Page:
I’ve recently seen a couple of attempts to present non-open source licensing as almost open source. What I’m talking about is Commons Clause and fair source. This sounds a lot like the failed shared source model promoted by companies such as Microsoft in the early 2000. Yes, I’m looking at you redis and neo4j.
What I find particularly disturbing is the way that both, but especially Commons Clause, attempts to piggyback on the good name of open source. The naming is very close to Creative Commons, and the way that the clause is intended to be introduced is very confusing for the user as the user would see a familiar open source license, and then just a “small” exception.
I would argue that the way to go about this is to combine a strong copyleft license such as GPLv3, LGPLv3 or AGPLv3, with a CLA. That way a dual licensing model could be used to create a business model. If that is not possible, the [A/L]GPLv3 needs to be improved – not complicated by additional clauses added by a third party.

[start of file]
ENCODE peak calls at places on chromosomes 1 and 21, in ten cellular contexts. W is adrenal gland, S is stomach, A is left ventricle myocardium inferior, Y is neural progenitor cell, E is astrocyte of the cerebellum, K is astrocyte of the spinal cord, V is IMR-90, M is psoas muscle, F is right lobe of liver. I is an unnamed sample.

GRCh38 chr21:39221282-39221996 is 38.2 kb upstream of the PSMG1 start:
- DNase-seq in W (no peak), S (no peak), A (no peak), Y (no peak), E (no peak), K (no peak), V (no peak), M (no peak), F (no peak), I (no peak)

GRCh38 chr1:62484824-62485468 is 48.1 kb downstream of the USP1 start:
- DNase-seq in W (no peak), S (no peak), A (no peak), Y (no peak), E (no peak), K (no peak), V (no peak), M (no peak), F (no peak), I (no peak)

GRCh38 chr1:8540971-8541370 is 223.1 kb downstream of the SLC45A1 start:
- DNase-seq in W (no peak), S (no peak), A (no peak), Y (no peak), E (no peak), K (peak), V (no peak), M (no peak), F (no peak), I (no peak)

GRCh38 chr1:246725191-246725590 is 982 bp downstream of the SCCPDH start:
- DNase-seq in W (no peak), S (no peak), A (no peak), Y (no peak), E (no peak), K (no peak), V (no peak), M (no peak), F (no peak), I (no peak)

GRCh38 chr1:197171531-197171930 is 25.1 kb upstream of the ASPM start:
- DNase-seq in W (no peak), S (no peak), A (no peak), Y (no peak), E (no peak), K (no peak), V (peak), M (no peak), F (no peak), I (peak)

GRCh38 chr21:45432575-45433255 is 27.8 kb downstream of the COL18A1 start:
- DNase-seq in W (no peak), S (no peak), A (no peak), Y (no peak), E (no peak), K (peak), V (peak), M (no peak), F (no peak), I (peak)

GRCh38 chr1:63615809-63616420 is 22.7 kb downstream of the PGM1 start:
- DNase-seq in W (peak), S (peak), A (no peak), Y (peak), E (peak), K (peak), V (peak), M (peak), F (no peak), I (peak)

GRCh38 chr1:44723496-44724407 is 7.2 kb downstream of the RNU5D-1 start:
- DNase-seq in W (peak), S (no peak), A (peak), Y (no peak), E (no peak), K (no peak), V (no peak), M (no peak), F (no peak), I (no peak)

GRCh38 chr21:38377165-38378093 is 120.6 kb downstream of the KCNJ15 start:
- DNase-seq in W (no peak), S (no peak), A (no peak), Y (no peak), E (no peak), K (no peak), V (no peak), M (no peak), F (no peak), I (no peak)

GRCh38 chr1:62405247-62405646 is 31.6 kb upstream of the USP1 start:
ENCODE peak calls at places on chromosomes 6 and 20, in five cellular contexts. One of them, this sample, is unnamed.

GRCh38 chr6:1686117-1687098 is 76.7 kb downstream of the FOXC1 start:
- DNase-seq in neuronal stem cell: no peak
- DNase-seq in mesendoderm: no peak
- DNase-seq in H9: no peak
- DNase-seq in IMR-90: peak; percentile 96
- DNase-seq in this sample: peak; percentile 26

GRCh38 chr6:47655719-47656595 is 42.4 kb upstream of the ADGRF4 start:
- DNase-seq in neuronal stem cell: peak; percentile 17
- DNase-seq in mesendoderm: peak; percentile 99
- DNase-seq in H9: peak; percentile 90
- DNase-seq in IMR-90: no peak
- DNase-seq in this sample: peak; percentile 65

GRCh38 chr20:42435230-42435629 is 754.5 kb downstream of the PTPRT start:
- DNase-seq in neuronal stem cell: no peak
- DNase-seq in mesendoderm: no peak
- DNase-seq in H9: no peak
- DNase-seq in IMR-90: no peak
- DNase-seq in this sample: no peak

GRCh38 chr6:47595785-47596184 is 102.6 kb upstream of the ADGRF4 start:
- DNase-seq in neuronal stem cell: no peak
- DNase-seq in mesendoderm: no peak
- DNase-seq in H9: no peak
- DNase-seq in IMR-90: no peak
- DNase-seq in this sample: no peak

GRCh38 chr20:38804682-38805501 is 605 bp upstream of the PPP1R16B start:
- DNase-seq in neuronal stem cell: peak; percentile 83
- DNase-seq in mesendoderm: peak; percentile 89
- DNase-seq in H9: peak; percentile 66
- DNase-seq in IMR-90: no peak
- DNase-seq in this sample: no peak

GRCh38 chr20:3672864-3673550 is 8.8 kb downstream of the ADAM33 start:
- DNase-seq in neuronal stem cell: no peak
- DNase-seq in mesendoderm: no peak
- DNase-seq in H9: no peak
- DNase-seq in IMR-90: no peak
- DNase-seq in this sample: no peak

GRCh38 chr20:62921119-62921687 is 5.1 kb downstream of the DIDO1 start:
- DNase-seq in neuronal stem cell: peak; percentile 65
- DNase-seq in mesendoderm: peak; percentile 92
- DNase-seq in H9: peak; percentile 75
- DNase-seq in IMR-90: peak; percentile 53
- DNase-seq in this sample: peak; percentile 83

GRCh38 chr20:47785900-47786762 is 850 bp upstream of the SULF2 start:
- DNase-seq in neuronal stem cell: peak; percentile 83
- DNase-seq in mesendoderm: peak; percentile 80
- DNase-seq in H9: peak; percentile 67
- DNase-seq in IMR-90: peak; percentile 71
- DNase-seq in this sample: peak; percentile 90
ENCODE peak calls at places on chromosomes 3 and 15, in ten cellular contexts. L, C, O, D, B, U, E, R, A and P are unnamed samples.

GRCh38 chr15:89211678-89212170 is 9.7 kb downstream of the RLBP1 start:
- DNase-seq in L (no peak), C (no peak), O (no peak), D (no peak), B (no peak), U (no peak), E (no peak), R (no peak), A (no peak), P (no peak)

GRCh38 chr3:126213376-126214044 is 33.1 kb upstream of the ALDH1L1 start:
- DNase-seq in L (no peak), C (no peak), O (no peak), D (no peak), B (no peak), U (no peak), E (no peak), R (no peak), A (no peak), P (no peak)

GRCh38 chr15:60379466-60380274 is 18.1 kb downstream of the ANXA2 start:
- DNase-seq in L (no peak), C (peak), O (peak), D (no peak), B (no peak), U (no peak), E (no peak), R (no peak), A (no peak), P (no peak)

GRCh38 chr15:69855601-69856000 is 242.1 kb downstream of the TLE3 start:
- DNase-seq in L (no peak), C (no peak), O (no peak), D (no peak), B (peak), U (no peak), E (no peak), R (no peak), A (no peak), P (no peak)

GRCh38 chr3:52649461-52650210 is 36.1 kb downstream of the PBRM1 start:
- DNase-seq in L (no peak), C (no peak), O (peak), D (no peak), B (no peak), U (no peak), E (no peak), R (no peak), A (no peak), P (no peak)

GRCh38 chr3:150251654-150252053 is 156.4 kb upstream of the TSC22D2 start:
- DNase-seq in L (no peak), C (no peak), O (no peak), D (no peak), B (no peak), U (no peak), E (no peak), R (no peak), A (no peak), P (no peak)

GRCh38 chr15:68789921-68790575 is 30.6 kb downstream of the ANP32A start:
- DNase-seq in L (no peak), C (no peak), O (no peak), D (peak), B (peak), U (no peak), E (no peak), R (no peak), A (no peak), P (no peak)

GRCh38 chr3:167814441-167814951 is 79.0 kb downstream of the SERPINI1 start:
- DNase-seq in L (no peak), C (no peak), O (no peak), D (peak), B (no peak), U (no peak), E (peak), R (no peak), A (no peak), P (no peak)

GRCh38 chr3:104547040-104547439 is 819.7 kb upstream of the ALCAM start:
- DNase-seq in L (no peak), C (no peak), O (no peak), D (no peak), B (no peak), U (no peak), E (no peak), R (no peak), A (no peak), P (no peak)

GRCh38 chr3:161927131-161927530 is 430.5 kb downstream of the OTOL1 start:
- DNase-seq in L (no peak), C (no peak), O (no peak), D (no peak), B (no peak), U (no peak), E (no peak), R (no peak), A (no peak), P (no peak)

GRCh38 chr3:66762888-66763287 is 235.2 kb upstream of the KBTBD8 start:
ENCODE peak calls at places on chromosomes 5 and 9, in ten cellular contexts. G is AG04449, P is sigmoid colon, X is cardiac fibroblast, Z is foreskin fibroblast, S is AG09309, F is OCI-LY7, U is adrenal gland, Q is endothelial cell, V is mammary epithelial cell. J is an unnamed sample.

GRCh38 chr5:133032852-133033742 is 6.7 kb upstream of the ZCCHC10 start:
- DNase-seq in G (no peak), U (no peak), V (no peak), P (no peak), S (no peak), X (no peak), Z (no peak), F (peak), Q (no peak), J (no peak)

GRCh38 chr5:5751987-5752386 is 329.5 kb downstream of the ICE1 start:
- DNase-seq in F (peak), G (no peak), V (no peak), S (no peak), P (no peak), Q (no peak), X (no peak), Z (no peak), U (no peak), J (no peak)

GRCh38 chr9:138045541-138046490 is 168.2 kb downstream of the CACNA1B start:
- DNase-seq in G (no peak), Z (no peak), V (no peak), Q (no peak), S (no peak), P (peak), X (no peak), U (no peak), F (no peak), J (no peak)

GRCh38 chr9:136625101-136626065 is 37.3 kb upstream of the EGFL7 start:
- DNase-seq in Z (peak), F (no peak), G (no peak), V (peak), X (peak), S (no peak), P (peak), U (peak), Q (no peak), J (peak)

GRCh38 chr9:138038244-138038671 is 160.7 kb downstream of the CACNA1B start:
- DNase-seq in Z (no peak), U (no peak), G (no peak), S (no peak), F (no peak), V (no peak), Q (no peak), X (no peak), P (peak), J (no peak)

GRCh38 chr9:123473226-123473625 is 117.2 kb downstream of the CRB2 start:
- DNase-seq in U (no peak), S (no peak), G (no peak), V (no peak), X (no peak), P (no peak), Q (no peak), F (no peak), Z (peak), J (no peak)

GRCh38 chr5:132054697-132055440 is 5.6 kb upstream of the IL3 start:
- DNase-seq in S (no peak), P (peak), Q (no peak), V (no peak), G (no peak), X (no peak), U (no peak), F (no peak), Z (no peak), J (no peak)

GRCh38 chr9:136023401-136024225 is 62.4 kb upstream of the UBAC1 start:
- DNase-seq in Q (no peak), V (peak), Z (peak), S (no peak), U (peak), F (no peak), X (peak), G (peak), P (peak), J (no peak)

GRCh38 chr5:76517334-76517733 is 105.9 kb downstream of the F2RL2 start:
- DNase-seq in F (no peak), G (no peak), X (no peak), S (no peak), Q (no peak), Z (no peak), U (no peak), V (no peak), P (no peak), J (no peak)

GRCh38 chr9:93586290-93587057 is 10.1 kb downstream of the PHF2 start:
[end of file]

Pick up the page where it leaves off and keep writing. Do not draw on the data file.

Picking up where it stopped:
The consequence that anyone accepting the strong copyleft can do whatever they like with the software is not a bug in the copyleft license, but instead a feature. Actually, this is one of the core four freedoms of free software.
At the end of the day, my cynical self gets the impression that this is something that you add to an existing project once it has gained traction and then hope that it does not render in fork. If something like the Commons Clause would have been present from the start, the projects would never had gained the user bases and communities that they are enjoying today.
One thought on “Complicating Licensing”
It’s not entirely unfair to mirror Creative Commons in the naming since the Non-Commercial CC licence is what “Commons Clause” is trying to do. I guess RMS would say this is inevitable with the term “open source” although obviosuly “free software” has simliar naming problems.
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